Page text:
Piper Underwood | Rimini Road
About a month ago, I peeked my head into my boys’ room to make sure they were still breathing and that their covers were doing what covers are supposed to do—actually covering them. It was 9:30 p.m.
I was surprised to find my oldest son not only awake, but in tears. When I asked what was the matter, he mumbled that he hadn’t passed his timed multiplication test, and that he was still on his 4s. He went on to say that some of his friends were already on their 9s, and that as they moved ahead, they would feel less pressure, and advance more quickly. He sniveled that as he fell behind, he would feel more pressure come test time, ultimately creating a growing divide between himself and his peers.
He is 9 years old and in the 3rd grade.
I thought, here’s a kid who grasps a pretty advanced theoretical and even mathematical concept, and he is devastated that he didn’t pass his 4s? I tried to explain that it was just a matter of practicing and memorizing, and that doing well on this type of test had very little to do with thinking or being smart.
The next night, I went to see the documentary film, The Race to Nowhere by Vicki Abeles, which was screening at Del Mar Hills Academy. The film discusses the pitfalls of our performance driven society, particularly as it relates to our children. It asks whether we are robbing our children of a childhood filled with exploration and wonder in favor of children who perform well on tests.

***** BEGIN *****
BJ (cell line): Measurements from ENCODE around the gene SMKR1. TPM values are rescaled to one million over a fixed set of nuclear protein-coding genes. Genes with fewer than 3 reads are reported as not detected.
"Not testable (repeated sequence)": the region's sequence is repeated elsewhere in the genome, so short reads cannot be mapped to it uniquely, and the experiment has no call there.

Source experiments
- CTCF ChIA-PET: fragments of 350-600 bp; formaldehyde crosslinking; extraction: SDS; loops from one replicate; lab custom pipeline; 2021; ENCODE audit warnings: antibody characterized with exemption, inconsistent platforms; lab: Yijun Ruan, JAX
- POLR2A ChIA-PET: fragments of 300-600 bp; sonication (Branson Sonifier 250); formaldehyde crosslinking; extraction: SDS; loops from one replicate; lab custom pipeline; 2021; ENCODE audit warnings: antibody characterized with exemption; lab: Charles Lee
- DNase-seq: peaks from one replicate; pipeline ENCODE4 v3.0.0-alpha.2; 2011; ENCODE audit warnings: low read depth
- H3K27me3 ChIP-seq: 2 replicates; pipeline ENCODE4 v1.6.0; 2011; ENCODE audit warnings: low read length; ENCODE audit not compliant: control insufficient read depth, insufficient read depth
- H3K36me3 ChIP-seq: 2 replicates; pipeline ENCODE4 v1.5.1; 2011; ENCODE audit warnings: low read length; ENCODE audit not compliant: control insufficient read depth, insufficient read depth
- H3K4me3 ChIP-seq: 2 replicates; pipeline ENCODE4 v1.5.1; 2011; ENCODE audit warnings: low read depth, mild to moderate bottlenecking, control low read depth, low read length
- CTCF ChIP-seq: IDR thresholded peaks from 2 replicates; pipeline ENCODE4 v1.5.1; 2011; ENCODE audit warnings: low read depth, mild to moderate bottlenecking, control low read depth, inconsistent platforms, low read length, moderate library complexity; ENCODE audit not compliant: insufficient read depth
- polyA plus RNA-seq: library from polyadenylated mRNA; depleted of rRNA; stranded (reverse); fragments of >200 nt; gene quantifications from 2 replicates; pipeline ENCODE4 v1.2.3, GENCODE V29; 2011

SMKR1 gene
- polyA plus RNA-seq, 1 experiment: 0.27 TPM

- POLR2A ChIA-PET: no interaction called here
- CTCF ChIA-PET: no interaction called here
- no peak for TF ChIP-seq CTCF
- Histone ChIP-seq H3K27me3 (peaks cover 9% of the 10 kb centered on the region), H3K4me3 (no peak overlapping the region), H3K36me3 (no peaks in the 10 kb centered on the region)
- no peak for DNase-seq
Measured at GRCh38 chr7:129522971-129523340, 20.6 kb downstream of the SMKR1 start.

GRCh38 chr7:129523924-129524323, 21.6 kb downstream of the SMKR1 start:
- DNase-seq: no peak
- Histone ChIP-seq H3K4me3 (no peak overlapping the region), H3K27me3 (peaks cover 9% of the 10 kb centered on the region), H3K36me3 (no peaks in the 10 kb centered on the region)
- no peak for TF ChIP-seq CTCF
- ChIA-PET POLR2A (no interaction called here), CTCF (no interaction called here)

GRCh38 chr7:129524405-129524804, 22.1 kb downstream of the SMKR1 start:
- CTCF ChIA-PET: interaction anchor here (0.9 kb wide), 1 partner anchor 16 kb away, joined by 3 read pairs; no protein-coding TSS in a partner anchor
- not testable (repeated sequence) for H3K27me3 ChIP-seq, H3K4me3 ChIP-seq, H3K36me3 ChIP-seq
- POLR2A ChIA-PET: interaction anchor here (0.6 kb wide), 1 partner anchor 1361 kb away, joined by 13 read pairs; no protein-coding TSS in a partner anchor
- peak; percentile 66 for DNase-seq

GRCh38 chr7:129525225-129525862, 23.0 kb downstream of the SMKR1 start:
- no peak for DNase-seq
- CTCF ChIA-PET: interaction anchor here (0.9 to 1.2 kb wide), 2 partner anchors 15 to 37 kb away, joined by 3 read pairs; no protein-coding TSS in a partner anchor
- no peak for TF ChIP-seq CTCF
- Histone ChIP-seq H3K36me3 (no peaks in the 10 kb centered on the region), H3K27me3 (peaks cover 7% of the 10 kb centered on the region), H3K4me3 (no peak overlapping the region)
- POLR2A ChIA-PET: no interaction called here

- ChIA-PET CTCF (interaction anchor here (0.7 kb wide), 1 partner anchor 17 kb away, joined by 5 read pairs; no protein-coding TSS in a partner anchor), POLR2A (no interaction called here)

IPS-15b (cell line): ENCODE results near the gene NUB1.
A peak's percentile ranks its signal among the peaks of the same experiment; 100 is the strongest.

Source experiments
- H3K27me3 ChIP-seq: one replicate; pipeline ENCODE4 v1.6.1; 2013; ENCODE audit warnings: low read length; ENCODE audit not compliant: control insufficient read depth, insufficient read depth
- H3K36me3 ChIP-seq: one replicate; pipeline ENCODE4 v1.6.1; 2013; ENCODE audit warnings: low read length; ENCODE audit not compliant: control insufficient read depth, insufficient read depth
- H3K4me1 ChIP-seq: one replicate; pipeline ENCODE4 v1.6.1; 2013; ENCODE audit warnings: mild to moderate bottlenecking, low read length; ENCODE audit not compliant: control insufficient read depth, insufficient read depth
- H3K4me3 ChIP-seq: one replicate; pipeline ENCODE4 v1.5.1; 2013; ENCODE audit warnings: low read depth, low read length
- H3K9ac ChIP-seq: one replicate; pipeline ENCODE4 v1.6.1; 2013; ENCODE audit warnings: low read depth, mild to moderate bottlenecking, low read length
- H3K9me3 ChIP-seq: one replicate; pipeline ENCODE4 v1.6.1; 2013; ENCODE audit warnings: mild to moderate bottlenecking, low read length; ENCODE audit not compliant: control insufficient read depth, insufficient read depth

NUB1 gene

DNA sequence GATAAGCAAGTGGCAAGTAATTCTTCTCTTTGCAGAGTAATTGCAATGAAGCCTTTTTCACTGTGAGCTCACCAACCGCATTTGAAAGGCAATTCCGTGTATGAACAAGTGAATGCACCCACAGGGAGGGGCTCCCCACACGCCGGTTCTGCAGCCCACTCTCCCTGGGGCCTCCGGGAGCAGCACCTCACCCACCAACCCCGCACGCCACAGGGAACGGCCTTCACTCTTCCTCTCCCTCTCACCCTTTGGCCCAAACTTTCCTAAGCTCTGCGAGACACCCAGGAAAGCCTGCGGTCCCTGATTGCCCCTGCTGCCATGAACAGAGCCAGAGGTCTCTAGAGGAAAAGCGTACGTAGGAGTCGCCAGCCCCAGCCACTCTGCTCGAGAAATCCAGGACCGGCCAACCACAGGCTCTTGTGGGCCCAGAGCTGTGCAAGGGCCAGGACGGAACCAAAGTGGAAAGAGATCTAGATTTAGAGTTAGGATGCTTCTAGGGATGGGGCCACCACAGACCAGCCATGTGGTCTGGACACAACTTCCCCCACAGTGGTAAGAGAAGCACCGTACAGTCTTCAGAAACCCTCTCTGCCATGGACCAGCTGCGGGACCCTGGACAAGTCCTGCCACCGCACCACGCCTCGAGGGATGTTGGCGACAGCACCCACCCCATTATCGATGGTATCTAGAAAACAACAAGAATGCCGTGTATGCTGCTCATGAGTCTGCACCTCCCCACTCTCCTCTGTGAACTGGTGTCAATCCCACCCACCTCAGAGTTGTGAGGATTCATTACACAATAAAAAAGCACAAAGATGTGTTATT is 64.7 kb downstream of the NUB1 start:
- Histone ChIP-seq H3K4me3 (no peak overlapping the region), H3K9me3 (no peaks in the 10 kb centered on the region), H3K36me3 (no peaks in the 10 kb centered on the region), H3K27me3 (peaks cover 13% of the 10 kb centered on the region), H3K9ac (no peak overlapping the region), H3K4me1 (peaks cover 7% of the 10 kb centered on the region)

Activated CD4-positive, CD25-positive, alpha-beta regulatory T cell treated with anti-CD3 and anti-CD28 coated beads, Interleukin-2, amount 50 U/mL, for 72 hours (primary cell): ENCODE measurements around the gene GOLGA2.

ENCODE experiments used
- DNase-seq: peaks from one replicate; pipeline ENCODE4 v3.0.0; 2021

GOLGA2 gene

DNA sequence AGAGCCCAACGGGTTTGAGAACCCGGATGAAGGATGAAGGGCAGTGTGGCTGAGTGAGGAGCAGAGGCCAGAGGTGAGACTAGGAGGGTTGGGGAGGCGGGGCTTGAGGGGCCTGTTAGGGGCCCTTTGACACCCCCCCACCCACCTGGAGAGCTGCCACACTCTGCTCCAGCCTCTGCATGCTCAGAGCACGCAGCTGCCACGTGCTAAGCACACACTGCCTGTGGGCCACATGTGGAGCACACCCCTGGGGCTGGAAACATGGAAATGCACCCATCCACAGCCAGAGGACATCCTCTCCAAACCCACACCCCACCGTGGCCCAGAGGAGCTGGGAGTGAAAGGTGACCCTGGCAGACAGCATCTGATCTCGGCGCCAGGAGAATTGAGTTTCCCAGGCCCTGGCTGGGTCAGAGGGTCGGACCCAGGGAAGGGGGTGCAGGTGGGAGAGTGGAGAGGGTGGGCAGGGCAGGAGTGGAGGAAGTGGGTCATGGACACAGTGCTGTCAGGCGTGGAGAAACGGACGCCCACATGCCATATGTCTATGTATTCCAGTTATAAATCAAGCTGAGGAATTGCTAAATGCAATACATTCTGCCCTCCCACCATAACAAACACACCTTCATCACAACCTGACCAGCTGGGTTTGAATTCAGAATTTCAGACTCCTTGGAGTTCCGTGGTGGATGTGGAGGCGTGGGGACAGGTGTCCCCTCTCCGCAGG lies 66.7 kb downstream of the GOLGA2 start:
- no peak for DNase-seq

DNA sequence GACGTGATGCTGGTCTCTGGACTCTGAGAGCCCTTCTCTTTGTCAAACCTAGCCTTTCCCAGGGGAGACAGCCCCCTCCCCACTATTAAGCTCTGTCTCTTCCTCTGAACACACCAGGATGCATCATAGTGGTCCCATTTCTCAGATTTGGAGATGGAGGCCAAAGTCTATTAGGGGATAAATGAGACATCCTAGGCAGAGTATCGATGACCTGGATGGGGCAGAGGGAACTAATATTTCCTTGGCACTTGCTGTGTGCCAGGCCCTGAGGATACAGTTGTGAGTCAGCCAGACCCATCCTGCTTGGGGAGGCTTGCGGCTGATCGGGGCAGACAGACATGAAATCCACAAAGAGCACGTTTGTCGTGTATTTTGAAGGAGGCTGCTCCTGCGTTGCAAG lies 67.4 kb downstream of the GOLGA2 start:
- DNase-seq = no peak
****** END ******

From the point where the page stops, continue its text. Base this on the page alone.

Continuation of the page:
In the film, children, parents, psychologists and educators weigh in on their experience with our system of educating our youth. The film shows students who are completely overwhelmed, some with 5-6 hours of homework a night. And yet, parents continue to push their children with the hope that their child will get into a “good school .” The film questions if these expectations are healthy for our children, or even realistic. It seems we are unfamiliar with the bell curve. (Or, unwilling to acknowledge it.)
Is the added homework and stress of preparing for tests, which require good performance, but not necessarily critical thinking, best for our children? Are they any smarter, or better prepared to solve problems out in the world? The Dean of the School of Education at Stanford says that up to a point, homework doesn’t translate into higher test scores.
So what are we doing?
One educator said we are creating a culture of performers who are acknowledged and rewarded based on how they do on tests and in sports. We’ve even created a system of external rewards for their performance. He said kids are rarely judged on whether they’re a good kid or a creative kid or a thoughtful kid.
The film concludes that we aren’t creating a future filled with problem-solvers who can think on their feet, but rather a culture of kids who learn what’s necessary to get by on their exams. The focus isn’t on learning, but achieving. One teacher pointed out that we are killing the inherent curiosity that naturally exists in our children. I say, “ditto” to that.